Ian Tyson | The Canadian Encyclopedia


Ian Tyson

Ian Dawson Tyson, CM, AOE, singer, songwriter, guitarist, rancher (born 25 September 1933 in Victoria, BC; died 29 December 2022 in Longview, AB). Ian Tyson was one of Canada’s most acclaimed folk and country music artists. A former rodeo rider, he enjoyed great success as part of the duo Ian and Sylvia with his then-wife, Sylvia Tyson. They are best known for “Four Strong Winds,” a 1963 folk anthem written by Ian. It is considered one of the best and most influential Canadian songs of all time. Tyson received many awards, including a Governor General's Performing Arts Award. He was inducted into the Canadian Country Music Hall of Fame, the Canadian Music Hall of Fame, the Canadian Broadcast Hall of Fame and the Canadian Songwriters Hall of Fame.

Tyson, Ian

Early Life

The second child of George and Margaret Tyson, Ian Tyson grew up riding horses on a small farm near Duncan, BC, that was owned by his father, an insurance salesman and a British immigrant. A rodeo rider in his teens and early 20s, Ian Tyson took up the guitar while recovering from injuries sustained in a fall. He made his debut at the Heidelberg Café in Vancouver in 1956 and played with the rock'n' roll band the Sensational Stripes.

Ian and Sylvia

After graduating from the Vancouver School of Art (now Emily Carr University of Art and Design) in 1958, Tyson moved to Toronto, where he worked as a commercial artist. He performed in local clubs and in 1959 began to sing on occasion with Sylvia Fricker. As the duo Ian and Sylvia, they performed together from 1961 to 1975. They were married from 1964 until their divorce in 1975. They had one son together, songwriter-guitarist Clay Tyson.

Two of Ian Tyson's best-known songs — “Four Strong Winds” and “Someday Soon” — date from this period. Tyson wrote “Four Strong Winds” in roughly 20 minutes the day after spending an evening with Bob Dylan; he concluded that if Dylan could write his own songs, then so could he. “Four Strong Winds” has been covered by such singers as Neil Young, Johnny Cash, Judy Collins, Hank Snow, John Denver, Waylon Jennings, Sarah McLachlan, and the Victoria Symphony. “Someday Soon,” included on Ian and Sylvia's 1963 LP Northern Journey, became a minor country classic. It was recorded by Lynn Anderson, Suzy Bogguss, Glen Campbell, Judy Collins, Crystal Gayle, Tanya Tucker and others.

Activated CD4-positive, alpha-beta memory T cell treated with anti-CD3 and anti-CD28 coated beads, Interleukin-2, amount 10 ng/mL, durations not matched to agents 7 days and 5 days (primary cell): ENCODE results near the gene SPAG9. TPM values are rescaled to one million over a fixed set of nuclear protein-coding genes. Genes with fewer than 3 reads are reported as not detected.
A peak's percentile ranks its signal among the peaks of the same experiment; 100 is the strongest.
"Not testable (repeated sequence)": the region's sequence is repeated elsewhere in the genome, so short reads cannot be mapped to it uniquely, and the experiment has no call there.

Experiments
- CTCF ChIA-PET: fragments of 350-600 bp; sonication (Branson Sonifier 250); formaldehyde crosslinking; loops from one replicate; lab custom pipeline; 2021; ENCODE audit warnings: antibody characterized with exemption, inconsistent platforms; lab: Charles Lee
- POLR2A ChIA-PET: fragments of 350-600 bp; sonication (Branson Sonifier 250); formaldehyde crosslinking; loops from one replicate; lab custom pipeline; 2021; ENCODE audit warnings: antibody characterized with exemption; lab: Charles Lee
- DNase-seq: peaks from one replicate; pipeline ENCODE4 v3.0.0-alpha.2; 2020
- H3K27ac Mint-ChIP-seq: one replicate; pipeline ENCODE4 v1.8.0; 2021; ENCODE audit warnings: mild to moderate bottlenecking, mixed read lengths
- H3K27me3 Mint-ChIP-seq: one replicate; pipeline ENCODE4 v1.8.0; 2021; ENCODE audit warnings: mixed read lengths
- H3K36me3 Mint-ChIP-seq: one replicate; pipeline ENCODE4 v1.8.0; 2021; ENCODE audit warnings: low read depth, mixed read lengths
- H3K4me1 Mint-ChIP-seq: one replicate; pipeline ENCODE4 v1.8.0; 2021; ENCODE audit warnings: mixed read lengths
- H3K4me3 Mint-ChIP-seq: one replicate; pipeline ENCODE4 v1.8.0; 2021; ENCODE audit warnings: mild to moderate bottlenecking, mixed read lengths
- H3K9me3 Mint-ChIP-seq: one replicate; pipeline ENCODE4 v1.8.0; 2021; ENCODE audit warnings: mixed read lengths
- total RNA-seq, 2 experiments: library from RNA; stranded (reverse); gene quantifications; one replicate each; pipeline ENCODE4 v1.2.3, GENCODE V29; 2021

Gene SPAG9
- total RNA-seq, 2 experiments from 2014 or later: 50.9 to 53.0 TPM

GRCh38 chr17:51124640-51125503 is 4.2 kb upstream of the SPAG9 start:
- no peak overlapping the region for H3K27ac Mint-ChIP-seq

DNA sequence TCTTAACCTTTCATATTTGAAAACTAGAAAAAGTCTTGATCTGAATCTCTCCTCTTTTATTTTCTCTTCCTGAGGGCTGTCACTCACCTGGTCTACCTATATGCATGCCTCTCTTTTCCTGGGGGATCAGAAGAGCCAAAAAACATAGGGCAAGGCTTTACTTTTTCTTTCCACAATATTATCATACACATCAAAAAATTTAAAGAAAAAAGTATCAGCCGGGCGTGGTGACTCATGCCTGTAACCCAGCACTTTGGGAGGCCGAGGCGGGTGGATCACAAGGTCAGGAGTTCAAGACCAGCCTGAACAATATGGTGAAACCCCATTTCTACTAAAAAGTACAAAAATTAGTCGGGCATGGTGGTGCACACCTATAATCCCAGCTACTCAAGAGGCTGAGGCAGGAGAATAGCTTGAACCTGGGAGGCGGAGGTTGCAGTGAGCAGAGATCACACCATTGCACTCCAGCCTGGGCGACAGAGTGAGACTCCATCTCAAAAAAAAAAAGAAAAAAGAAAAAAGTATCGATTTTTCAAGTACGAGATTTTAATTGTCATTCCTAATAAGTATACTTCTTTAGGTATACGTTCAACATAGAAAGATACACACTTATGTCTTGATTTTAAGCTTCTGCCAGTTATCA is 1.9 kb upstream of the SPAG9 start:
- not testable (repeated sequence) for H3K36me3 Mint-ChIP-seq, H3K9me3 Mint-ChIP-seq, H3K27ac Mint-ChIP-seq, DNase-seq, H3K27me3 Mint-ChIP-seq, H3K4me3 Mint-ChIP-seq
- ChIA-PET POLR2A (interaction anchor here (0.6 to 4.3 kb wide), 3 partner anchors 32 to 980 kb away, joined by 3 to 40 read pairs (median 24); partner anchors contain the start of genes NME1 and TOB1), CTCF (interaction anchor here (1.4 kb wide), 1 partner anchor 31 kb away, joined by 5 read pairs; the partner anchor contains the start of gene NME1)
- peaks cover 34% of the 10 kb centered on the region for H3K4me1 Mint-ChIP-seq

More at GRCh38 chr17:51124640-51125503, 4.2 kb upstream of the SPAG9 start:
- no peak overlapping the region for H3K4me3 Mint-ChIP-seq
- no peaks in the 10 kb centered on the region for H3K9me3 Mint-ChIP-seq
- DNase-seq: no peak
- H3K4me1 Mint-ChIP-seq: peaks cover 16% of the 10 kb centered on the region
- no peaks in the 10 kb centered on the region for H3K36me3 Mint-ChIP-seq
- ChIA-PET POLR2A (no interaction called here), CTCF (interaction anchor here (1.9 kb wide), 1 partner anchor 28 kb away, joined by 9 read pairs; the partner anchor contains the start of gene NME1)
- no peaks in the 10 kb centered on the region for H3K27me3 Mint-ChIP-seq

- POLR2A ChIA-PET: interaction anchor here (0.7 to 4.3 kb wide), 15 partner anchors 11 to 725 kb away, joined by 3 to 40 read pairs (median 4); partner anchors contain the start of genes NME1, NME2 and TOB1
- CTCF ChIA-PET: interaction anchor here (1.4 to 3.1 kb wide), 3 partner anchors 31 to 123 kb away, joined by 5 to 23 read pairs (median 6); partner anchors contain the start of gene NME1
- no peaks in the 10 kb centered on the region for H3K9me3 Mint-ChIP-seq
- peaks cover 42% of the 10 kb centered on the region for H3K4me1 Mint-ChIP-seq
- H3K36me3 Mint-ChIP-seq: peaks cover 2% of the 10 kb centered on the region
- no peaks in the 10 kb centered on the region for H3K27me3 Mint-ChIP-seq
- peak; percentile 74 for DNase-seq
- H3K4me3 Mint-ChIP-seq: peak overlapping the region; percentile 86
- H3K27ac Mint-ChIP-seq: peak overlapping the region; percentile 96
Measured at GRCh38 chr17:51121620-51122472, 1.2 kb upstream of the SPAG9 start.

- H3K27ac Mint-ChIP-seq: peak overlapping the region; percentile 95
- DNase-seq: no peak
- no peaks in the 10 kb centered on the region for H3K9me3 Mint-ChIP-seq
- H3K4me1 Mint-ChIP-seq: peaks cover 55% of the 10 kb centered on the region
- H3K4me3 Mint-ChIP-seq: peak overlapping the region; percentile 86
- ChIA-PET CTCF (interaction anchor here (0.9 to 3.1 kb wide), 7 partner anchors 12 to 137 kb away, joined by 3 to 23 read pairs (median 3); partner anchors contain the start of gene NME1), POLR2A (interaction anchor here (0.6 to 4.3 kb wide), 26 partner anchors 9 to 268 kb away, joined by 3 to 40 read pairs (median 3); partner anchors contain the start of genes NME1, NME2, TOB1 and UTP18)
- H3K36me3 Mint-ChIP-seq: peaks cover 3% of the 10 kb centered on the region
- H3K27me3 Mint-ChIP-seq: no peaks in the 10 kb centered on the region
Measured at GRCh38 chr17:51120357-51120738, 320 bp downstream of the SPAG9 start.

Concurrently, on his own, Tyson was host of The Ian Tyson Show, seen weekly on CTV (1971–75). He also had country hits in 1974 with “Great Canadian Tour” and “She's My Greatest Blessing.”

Solo Career

Following their divorce (by all accounts amicable) and the demise of the duo, Tyson spent a brief period in Nashville before moving to Alberta. He eventually settled on the T-Bar-Y ranch near Longview, southwest of Calgary, which he bought using the royalties from Neil Young’s 1978 cover of “Four Strong Winds.” Tyson divided his time between making music and breeding horses. His second LP, One Jump Ahead of the Devil (1979), included the hit “Half a Mile of Hell.” His “Moondancer” was popular in 1981. He remained only locally active during this period but served as host in the mid-1980s of CTV Edmonton's Sun Country.

His third LP, Old Corrals and Sagebrush (1983), was the first in a series devoted to the imagery and mythology of cowboy life. It was followed by Ian Tyson (1984), Cowboyography (1986), I Outgrew the Wagon (1988) and And Stood There Amazed (1990). Cowboyography, which was certified platinum in Canada, included the hits “Cowboy Pride,” “The Gift” and “Fifty Years Ago.” It also saw Tyson resume a touring itinerary in Canada and the US with his band, the Chinook Arch Riders.

In 1986, Tyson married Twylla Biblow, a fellow horse-riding enthusiast who was less than half his age. She became very active on Tyson’s ranch and was reportedly the inspiration behind his song “Nobody Thought It Would.” The couple had one daughter, Adelita, and divorced in 2008.